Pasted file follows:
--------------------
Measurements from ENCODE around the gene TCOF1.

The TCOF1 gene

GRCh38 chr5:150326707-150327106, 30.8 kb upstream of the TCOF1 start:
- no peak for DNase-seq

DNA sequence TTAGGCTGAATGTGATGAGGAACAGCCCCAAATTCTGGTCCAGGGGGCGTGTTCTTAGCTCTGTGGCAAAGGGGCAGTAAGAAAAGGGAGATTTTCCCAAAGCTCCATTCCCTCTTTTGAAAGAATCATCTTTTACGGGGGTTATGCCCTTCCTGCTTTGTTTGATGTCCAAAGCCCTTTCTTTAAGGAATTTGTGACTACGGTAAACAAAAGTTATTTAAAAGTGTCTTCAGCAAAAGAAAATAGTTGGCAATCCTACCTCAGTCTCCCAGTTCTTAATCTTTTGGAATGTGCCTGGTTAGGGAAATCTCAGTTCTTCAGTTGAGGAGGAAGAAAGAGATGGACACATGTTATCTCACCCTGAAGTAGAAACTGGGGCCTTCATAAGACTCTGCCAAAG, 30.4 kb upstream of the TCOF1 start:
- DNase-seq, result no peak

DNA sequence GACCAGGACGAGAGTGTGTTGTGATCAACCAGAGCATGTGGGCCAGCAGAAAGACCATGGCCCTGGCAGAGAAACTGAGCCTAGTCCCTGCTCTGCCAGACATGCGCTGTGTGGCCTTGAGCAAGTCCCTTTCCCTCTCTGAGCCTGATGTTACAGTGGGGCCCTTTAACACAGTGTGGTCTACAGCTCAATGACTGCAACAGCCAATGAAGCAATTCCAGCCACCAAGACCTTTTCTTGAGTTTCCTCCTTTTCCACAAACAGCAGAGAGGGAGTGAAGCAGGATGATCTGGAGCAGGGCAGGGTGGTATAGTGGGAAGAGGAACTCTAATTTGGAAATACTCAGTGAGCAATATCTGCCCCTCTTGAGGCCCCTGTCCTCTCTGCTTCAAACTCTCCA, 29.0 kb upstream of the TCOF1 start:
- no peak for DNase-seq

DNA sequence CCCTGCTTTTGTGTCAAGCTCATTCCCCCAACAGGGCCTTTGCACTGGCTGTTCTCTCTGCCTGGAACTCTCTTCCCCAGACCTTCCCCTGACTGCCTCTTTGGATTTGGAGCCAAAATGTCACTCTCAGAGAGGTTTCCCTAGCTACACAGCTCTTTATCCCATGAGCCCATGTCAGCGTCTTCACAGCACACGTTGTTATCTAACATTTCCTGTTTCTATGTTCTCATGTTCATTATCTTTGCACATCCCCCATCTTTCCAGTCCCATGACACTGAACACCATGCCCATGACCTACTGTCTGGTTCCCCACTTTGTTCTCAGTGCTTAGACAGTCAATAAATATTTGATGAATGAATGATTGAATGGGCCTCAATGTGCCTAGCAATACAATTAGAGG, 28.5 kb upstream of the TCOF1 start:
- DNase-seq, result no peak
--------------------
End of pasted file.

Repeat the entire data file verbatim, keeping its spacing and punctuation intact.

Measurements from ENCODE around the gene TCOF1.

The TCOF1 gene

GRCh38 chr5:150326707-150327106, 30.8 kb upstream of the TCOF1 start:
- no peak for DNase-seq

DNA sequence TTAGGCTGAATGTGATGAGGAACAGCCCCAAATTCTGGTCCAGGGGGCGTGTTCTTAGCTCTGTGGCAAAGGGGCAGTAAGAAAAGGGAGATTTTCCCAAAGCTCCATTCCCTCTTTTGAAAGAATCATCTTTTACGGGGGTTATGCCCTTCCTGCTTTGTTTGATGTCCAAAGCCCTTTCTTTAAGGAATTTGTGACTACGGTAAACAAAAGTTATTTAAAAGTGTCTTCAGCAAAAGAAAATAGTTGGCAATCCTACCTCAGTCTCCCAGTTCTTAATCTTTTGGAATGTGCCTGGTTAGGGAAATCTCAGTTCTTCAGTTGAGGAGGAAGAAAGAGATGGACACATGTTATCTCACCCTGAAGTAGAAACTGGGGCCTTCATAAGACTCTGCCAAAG, 30.4 kb upstream of the TCOF1 start:
- DNase-seq, result no peak

DNA sequence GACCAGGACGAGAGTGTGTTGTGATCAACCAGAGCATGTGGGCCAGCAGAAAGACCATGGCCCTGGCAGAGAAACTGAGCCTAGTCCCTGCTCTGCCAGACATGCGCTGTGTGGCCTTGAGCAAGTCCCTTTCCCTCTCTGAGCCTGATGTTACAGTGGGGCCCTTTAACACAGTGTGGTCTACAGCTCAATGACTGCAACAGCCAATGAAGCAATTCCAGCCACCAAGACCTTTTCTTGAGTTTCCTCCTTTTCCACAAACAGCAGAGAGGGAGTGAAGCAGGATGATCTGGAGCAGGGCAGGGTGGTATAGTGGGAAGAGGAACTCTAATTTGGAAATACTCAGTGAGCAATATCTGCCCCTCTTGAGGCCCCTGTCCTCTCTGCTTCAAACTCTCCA, 29.0 kb upstream of the TCOF1 start:
- no peak for DNase-seq

DNA sequence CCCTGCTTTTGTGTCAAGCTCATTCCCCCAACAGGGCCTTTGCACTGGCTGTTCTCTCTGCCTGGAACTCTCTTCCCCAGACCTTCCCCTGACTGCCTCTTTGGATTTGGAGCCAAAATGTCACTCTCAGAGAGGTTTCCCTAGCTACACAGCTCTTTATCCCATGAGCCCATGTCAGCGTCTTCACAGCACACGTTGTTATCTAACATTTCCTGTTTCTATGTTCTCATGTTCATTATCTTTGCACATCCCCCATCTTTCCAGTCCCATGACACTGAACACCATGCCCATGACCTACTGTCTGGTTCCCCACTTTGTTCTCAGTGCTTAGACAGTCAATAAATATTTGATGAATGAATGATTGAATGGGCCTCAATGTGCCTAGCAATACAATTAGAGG, 28.5 kb upstream of the TCOF1 start:
- DNase-seq, result no peak